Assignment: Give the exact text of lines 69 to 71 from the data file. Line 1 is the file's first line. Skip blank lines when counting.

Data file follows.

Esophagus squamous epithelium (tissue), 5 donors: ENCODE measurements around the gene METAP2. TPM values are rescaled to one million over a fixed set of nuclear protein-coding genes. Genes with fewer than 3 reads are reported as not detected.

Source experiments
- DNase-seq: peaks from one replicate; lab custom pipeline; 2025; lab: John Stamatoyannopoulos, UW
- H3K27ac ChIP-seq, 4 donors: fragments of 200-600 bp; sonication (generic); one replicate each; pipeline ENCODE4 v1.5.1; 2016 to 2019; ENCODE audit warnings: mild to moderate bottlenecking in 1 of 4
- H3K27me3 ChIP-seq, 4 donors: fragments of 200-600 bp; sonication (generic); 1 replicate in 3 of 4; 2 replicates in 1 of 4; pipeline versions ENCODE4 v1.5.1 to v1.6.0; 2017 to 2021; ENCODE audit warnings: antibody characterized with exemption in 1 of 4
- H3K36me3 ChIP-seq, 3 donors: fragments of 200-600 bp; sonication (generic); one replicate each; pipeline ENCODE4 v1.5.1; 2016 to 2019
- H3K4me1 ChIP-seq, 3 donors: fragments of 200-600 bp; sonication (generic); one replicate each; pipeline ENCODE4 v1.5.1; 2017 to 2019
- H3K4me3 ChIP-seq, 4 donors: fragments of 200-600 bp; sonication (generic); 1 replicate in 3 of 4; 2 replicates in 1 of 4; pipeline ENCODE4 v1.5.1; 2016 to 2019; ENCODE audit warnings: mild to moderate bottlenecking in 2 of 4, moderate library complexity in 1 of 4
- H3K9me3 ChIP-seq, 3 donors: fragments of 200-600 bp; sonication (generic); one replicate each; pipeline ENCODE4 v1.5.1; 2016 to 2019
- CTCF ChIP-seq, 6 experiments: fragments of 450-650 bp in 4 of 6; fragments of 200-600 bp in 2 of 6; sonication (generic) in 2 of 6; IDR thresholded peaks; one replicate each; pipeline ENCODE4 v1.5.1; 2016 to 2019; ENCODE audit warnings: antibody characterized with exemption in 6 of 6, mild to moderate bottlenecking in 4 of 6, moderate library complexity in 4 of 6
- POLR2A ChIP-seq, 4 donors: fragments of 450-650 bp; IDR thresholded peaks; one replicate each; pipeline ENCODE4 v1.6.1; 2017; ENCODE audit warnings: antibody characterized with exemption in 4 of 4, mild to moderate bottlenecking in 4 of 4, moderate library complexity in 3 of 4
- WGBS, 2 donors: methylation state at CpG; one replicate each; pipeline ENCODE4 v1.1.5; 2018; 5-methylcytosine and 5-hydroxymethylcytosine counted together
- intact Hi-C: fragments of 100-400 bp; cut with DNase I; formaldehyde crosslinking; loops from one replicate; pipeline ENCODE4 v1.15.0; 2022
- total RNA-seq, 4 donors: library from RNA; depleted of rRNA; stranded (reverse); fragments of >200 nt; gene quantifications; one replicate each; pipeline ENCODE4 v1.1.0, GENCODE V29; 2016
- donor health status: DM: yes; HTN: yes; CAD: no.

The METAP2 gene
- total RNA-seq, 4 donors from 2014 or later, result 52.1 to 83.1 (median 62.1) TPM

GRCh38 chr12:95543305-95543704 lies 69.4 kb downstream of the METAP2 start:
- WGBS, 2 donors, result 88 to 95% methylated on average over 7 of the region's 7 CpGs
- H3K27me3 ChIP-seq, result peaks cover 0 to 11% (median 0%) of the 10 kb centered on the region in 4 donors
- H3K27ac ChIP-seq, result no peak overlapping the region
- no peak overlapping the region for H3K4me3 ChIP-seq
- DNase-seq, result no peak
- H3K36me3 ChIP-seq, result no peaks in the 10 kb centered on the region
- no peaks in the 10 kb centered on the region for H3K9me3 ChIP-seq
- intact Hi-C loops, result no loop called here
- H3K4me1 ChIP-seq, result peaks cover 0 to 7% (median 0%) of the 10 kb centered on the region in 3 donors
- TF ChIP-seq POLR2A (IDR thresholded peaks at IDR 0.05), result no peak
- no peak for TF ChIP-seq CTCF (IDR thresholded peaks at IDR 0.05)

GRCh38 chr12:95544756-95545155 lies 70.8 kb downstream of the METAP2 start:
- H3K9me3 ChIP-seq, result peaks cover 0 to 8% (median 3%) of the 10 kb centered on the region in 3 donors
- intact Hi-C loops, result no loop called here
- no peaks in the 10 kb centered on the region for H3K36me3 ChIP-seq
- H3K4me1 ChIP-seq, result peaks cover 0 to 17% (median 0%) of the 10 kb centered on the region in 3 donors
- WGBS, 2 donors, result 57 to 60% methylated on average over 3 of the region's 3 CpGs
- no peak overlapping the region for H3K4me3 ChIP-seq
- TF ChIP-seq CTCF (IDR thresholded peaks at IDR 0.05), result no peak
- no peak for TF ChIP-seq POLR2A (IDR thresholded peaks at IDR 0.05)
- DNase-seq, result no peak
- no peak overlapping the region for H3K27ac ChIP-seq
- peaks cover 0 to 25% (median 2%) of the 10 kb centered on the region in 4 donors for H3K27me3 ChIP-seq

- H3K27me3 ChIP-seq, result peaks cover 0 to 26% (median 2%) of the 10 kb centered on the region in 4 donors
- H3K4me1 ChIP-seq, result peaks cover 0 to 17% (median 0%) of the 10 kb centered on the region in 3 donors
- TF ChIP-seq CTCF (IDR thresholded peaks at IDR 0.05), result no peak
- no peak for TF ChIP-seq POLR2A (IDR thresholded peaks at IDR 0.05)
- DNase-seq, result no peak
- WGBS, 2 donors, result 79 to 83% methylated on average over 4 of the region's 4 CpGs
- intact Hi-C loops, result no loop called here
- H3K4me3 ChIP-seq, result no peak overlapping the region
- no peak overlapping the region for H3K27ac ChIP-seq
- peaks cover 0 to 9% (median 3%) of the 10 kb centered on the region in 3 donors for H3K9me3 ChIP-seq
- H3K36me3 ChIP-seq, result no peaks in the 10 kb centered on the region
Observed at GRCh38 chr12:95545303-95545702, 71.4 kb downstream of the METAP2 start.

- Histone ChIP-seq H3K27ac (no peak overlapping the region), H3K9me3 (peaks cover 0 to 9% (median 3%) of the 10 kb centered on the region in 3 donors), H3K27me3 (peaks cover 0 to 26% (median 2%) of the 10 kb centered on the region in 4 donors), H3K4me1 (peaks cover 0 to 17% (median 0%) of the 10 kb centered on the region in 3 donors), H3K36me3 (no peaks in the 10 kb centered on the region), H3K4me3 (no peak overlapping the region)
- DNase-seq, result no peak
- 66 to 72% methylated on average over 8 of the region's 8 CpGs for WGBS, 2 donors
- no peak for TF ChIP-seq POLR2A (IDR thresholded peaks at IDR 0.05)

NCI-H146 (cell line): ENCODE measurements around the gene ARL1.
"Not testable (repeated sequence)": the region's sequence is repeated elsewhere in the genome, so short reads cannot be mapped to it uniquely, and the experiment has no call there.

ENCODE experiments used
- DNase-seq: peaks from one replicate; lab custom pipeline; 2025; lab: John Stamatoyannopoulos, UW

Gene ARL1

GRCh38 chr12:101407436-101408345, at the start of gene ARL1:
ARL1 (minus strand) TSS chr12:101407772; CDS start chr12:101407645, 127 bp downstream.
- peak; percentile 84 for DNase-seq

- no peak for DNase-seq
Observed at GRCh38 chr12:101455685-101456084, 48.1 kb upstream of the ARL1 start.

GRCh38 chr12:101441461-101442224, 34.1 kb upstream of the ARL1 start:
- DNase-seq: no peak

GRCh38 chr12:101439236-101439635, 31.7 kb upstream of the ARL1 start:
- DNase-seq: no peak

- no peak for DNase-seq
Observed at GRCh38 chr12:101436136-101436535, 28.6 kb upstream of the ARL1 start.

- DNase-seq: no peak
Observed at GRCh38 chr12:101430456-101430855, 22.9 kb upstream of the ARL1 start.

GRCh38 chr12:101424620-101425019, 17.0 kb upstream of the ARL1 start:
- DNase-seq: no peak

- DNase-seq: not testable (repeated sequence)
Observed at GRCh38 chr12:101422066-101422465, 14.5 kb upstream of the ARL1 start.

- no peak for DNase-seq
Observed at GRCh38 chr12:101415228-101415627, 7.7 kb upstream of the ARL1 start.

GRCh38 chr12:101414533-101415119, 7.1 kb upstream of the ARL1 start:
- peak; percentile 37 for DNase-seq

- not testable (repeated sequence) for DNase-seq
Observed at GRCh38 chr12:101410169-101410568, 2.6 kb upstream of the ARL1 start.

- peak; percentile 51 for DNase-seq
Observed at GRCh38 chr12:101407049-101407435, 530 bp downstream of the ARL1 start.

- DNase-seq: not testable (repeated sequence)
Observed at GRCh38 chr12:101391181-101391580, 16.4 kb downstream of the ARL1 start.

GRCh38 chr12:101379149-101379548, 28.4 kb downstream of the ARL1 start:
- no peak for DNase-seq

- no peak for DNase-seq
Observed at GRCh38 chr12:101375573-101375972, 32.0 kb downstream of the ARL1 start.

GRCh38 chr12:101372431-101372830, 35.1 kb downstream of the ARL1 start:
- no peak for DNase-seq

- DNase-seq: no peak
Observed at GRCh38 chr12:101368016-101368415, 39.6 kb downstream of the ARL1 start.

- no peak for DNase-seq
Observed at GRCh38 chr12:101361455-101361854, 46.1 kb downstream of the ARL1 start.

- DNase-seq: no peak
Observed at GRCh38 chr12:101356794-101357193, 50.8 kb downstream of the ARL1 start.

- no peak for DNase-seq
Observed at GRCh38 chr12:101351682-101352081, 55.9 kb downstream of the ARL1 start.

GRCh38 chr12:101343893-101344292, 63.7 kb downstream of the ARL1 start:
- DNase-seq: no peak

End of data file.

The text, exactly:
- DNase-seq: no peak

GRCh38 chr12:101439236-101439635, 31.7 kb upstream of the ARL1 start:
- DNase-seq: no peak